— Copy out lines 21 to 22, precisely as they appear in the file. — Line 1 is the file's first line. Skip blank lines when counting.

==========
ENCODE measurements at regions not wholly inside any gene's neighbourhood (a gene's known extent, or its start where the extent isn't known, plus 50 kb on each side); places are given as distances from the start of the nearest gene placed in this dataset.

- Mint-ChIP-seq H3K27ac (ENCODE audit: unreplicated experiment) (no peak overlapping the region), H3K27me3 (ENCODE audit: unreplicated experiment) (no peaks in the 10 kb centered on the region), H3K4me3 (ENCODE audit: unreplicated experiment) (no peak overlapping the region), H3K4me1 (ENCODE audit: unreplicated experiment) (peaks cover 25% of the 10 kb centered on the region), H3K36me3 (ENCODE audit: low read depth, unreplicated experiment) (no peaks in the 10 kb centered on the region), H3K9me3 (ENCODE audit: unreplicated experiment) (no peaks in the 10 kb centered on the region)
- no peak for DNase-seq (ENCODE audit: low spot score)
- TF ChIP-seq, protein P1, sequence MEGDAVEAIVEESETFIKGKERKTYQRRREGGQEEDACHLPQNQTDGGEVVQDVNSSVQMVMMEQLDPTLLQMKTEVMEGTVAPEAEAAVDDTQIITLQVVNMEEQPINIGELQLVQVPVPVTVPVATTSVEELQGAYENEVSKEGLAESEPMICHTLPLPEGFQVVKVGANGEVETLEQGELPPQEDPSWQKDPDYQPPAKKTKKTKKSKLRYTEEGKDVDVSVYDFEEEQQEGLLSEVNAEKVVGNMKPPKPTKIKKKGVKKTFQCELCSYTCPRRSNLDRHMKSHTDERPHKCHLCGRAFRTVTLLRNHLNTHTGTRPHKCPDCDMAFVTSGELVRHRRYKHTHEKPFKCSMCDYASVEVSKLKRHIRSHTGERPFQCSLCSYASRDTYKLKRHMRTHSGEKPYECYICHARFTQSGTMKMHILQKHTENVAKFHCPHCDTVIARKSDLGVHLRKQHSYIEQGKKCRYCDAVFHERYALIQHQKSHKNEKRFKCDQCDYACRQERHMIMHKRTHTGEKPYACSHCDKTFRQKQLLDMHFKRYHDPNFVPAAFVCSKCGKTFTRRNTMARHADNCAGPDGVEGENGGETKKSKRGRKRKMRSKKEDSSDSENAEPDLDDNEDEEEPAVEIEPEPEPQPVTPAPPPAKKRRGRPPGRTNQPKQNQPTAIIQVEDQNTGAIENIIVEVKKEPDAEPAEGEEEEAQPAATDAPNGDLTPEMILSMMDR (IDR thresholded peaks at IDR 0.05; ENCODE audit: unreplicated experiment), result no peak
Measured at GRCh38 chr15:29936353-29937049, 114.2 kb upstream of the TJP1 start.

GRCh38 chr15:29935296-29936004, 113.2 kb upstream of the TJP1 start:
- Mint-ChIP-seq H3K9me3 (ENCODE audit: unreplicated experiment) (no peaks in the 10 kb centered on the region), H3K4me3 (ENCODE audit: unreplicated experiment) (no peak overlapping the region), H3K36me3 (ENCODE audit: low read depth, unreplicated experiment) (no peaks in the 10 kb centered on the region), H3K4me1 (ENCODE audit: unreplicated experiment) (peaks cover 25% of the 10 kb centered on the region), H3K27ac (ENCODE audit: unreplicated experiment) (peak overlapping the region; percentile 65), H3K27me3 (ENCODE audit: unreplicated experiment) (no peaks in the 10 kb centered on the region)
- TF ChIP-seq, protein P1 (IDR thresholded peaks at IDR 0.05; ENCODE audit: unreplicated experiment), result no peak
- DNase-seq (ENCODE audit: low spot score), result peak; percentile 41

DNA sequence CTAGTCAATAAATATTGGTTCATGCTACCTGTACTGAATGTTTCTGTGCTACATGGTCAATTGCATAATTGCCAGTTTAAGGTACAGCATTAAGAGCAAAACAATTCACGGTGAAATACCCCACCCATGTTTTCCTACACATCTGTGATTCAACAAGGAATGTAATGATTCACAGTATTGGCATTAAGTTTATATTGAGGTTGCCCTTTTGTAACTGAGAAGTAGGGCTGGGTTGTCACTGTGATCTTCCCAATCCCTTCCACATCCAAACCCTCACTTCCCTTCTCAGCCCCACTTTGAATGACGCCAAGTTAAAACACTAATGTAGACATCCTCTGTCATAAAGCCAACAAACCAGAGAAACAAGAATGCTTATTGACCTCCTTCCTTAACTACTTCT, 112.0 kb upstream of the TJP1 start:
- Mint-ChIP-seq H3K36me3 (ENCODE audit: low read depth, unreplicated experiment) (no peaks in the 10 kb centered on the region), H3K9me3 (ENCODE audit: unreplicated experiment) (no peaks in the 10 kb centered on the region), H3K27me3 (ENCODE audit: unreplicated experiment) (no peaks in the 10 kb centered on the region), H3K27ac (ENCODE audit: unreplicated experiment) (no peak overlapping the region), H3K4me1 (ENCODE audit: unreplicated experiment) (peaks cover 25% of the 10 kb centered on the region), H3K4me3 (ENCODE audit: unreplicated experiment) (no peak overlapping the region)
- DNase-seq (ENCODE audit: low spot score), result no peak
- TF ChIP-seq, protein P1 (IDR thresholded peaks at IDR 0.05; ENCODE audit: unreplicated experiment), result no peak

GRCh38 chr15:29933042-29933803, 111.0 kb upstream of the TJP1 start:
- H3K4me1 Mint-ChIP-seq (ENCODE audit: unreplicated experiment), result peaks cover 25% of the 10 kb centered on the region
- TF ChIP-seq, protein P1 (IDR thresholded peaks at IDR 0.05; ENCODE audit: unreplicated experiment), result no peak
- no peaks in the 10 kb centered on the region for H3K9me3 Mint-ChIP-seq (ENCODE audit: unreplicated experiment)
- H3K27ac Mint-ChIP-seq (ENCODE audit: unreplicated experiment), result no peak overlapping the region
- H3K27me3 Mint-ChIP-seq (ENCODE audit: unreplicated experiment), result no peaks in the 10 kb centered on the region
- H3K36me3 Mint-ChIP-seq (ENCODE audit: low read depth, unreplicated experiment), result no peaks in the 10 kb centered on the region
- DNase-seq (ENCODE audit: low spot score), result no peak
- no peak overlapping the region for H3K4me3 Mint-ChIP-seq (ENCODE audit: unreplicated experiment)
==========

- DNase-seq (ENCODE audit: low spot score), result no peak
- no peak overlapping the region for H3K4me3 Mint-ChIP-seq (ENCODE audit: unreplicated experiment)